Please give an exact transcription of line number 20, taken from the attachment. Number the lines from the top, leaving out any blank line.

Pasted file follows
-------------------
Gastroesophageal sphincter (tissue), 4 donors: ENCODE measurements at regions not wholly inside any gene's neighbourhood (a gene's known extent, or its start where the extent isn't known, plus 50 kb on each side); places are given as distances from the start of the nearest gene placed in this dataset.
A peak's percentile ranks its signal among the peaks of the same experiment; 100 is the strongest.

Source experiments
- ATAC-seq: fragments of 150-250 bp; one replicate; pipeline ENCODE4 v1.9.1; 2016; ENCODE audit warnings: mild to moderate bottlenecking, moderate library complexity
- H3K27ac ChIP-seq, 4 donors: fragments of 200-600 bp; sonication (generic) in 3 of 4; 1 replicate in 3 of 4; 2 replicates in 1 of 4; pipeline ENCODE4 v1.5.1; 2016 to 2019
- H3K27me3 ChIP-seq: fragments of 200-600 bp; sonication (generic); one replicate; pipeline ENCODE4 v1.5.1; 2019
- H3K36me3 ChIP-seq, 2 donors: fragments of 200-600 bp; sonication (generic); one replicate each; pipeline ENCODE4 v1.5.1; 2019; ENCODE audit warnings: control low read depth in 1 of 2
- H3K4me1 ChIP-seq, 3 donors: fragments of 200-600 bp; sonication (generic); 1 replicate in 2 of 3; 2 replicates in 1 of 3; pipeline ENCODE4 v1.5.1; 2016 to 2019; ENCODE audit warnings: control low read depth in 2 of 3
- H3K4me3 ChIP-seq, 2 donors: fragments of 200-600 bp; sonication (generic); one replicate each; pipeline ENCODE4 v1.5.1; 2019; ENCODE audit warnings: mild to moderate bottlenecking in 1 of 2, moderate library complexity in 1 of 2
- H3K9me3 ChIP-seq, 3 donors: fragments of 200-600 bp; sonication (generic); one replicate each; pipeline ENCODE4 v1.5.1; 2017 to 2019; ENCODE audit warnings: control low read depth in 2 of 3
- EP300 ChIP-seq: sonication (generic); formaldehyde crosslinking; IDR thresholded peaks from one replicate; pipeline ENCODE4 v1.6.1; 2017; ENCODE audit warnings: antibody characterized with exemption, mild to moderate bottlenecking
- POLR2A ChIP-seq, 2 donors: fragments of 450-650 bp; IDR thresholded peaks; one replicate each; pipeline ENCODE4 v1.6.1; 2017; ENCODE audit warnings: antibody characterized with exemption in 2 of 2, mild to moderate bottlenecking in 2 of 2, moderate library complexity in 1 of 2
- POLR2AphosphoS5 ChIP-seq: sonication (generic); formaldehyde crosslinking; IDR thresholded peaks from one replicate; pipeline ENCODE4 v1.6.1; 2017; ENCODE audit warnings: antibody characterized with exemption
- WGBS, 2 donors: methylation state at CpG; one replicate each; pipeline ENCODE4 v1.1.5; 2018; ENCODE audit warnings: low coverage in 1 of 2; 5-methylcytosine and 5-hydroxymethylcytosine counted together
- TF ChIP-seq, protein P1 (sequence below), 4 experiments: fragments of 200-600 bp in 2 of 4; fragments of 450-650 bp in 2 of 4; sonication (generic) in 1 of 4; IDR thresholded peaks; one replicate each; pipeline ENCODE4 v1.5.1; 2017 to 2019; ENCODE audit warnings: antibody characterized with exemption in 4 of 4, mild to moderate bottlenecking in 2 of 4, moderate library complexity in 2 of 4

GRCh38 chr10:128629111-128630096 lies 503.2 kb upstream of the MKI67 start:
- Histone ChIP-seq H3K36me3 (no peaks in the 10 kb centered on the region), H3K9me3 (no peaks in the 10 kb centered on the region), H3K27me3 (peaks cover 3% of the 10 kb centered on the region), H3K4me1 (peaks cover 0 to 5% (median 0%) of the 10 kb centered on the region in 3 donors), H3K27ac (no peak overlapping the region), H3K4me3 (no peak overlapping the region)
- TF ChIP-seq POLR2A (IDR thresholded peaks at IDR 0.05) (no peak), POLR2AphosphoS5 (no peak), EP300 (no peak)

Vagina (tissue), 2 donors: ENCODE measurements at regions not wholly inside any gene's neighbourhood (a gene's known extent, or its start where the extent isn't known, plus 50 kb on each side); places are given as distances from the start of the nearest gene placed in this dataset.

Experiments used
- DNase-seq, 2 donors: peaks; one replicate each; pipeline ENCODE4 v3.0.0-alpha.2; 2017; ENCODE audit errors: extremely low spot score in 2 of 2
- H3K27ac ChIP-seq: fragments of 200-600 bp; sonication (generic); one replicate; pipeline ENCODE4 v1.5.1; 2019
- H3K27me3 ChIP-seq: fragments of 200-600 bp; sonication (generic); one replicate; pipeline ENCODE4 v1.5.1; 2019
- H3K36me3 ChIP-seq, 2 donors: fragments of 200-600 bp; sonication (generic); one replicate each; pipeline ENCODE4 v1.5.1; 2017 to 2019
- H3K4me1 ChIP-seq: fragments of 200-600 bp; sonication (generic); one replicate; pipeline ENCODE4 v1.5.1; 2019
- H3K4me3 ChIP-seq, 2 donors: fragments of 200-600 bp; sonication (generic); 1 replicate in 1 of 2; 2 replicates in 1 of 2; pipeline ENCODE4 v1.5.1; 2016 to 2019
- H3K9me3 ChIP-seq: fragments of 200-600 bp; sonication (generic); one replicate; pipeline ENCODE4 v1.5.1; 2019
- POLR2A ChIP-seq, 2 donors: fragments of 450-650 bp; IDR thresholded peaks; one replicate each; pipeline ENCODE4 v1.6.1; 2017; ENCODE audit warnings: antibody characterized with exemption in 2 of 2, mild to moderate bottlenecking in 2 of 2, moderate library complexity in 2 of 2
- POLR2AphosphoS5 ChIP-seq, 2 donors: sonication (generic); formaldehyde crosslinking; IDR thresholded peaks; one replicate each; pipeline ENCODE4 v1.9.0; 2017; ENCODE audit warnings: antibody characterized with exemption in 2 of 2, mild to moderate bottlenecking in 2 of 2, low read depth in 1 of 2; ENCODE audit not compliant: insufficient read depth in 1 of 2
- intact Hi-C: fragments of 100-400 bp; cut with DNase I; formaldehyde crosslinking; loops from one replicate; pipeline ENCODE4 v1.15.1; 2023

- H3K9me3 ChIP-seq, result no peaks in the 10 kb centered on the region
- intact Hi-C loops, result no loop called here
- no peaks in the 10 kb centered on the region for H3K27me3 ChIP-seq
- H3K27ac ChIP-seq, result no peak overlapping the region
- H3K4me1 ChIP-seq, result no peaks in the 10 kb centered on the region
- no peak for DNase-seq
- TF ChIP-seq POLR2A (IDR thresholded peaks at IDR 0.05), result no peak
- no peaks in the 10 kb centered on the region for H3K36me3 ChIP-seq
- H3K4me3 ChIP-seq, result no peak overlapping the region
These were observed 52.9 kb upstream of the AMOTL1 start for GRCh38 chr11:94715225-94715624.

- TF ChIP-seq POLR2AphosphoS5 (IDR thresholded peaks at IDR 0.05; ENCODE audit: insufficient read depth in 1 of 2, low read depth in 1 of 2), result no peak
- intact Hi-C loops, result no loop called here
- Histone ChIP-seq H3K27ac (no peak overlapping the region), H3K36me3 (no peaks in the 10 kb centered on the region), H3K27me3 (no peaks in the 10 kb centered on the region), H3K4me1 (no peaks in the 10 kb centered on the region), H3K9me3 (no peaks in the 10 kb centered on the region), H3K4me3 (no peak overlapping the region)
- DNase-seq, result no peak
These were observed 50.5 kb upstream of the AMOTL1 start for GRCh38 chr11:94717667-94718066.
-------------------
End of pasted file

Experiments used